Kano said...

@Zora @Mika @Omnia @Shadi @Joy @The Grubworm @sarah @Luiz @Joumana

Thank you very much for the comments. After over three weeks without writing anything I thought no one will come back to my blog :)

Rime said...

Thank you, oh thank you, for hating the stupid "polo" christening of my favorite drink too, which I also refused to call anything else but "laymoon bil na3na3" for the 6 weeks that I just spent in Damascus. What is wrong with Damascenes these days, and why does everything have to be rebranded? Please don't give up and don't give in to this!

Remember "Jamaica"? At least it wasn't a traditional drink.

Kano said...

@Rime

I am glad somebody else is irritated by this and it is not only me.

Which drink is "Jamaica" by the way?

Rime said...

Jamaica was a mixture of orange juice and grenadine syrup, to which you could add alcohol (I think a shot of vodka), and it was the in thing apparently (in the 90s at least). You didn't miss much. :)

foodjihad said...

I will kill to be in London instead of Cairo right now :) I love lemon with mint, truly refreshing. I will have to try with the orange blossom water. Sounds delicious.

Kano said...

@foodjihad
I promise you London is worse than the Middle East these days. Hot and rainy.

Heidi said...

Funny...am living in Damascus these days and find that some fruit stands call it "booloo" and others seem to have no idea what I mean until I say "lemon with mint." My neighbors, who drink this regularly, also call it "lemon with mint." So I'd say that are still some not infected by the silly name recently given this marvelous drink.

sarah said...

I hear you on the heat, I am a mess all summer, or as long as it's over 27C. This can continue until the end of October :-( (At least in London it will be over in a few weeks, and not months)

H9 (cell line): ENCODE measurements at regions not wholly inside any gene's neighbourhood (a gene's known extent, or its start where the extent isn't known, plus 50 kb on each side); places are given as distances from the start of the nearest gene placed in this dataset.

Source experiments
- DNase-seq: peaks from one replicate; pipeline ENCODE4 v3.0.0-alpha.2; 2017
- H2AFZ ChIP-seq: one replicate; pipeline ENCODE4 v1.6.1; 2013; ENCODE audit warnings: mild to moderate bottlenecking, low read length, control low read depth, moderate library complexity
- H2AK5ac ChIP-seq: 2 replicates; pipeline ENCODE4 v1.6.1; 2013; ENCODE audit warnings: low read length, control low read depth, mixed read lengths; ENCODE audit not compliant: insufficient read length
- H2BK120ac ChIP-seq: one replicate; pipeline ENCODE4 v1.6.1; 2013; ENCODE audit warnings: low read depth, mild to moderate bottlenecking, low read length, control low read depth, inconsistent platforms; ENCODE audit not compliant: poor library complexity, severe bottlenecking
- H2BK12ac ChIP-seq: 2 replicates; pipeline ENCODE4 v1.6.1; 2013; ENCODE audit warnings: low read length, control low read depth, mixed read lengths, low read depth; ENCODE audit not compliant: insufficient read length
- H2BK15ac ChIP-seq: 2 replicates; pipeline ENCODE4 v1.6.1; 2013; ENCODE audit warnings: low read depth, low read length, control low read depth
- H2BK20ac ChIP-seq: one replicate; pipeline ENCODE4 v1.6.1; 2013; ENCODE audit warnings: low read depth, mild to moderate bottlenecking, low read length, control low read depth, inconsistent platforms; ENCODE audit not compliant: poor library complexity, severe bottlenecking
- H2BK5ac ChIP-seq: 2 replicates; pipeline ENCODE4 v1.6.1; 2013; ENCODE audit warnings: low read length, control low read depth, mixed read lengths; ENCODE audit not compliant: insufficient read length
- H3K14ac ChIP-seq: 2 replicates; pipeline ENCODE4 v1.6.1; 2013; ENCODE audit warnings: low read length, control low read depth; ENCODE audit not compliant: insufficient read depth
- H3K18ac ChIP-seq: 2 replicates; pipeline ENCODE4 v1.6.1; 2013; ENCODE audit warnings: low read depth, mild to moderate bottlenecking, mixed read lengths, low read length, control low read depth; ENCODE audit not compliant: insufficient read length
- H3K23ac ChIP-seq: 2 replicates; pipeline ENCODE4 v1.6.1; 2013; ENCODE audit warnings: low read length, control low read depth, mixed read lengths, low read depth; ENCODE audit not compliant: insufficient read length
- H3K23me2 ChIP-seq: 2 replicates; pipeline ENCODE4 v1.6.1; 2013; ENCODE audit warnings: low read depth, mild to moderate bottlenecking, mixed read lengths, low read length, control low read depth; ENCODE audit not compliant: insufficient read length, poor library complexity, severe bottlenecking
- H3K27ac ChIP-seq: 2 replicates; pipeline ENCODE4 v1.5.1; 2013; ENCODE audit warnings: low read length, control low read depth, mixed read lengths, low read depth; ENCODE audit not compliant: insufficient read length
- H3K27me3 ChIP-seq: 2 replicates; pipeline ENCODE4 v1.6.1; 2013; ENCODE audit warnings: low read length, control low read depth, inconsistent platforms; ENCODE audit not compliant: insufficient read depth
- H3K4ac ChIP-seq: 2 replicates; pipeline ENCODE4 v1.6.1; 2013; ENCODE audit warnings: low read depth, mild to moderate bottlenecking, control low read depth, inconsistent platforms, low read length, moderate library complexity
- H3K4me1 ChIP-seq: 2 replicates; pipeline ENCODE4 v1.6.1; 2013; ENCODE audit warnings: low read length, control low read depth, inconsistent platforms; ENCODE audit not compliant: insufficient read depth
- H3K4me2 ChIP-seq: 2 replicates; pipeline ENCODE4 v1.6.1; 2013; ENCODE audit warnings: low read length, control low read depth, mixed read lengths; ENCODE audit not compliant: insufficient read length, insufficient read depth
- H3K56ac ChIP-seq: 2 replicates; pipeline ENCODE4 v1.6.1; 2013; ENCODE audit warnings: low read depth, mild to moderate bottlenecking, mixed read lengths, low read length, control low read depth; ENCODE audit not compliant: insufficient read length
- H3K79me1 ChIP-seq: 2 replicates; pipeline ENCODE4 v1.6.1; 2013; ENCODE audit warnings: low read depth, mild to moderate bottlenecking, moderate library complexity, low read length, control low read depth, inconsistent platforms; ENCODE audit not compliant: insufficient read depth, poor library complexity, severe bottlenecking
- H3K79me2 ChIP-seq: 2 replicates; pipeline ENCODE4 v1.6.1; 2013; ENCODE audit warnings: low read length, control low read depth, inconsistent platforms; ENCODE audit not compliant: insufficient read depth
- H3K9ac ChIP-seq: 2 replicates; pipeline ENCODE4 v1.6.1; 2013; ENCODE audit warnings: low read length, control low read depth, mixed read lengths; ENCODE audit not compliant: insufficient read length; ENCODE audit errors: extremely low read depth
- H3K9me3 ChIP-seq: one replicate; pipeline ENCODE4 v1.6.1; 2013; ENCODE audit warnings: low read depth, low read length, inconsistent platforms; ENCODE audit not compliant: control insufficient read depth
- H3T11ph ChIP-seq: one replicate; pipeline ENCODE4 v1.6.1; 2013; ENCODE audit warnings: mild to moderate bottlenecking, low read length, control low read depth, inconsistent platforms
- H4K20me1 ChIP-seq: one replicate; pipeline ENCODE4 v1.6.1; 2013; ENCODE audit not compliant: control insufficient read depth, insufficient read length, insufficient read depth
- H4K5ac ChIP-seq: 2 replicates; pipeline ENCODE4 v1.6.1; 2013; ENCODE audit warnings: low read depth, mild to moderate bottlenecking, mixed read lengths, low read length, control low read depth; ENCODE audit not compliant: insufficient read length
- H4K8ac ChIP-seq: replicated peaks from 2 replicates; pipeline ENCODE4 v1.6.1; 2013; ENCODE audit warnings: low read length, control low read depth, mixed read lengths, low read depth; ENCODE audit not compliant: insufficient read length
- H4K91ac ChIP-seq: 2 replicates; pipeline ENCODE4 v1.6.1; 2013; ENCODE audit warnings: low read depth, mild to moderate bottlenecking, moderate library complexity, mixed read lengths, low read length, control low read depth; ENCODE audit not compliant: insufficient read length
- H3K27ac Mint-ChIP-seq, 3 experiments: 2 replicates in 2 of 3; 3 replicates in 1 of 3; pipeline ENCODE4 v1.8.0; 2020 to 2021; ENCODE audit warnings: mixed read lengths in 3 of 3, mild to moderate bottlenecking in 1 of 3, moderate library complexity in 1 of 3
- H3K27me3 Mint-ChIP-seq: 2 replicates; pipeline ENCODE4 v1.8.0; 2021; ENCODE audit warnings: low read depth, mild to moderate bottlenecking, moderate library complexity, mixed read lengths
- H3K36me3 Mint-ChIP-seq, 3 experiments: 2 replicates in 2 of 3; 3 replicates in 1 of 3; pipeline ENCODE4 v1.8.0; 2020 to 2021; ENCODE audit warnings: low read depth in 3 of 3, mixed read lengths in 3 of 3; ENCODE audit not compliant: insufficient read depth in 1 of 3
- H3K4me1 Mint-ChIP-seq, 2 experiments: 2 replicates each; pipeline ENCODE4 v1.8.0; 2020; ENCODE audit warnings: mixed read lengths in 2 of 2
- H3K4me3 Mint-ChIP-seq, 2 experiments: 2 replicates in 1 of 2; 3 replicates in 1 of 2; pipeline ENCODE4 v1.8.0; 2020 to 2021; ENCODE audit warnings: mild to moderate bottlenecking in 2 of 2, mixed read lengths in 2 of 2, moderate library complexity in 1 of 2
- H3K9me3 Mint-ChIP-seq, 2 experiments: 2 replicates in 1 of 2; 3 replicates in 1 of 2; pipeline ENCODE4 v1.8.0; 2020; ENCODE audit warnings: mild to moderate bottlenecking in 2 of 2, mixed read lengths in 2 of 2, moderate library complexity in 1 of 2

Love lemon mint drink- besides water, it is what I live off in the summer. funny how the name polo stuck to the drink, wonder how that happened.

Kano said...

@Heidi
There is still hope :)

@Sarah
You didn't get in touch when you came to London :(

I live about 15 minutes on the bus from Sothall. You should have came around.

Next time hopefully.

Anonymous said...

Hi Kano,

Thank you so much for this recipe!!! I fell in love with this drink first time I travelled to Shaam and tried it in different variations in Dimashq but the only place that make it with perfection is the Botanical garden next to the Citadel in Dimashq! And I have always called it lemon wa mint and no one have ever corrected me, even if they corrected me I wouldn't be able to understand *LOL*, I'm still in the progress of learning arabic ;o)

looking forward on making these dishes
Mariam Bibi

Kano said...

@Miriam Bibi

Welcome to my blog. I never been to the botanical garden. Another place to try when I go back.

Anonymous said...

How did I stay in Damascus two years ago (not to mention Aleppo, Hama, etc etc)and never come across 'Polo'?
Luckily, I've just got back from Beirut and there it's called 'Minted Lemonade' - very literal! Whatever it's called, it's delicious. Now to get the lemons...

shereshe said...

OMG! So good! I actually just made a video about making it!!
http://youtu.be/We7QGakTj6g

Although I didnt know it was polo :( I knew it as Bolo!!

Luay Rifai said...

Been searching for this and serendipitous-ly you were first on my online search.
Must thank you for it.
Thanks Shado

-Luay

Kano said...

Hi Luay

How are you? Long long time! I hear your news from time to time from the net. Next time I am in the US or you are in the UK we should catch up.

Luay Rifai said...

We most certainly should.
Always great to hear your news, contact me whenever you wish, I'm on gmail.

I just printed out your recipe to take it for the food tasting for my wedding - to be passed as the signature drink. Hope they can make it!

Thanks again.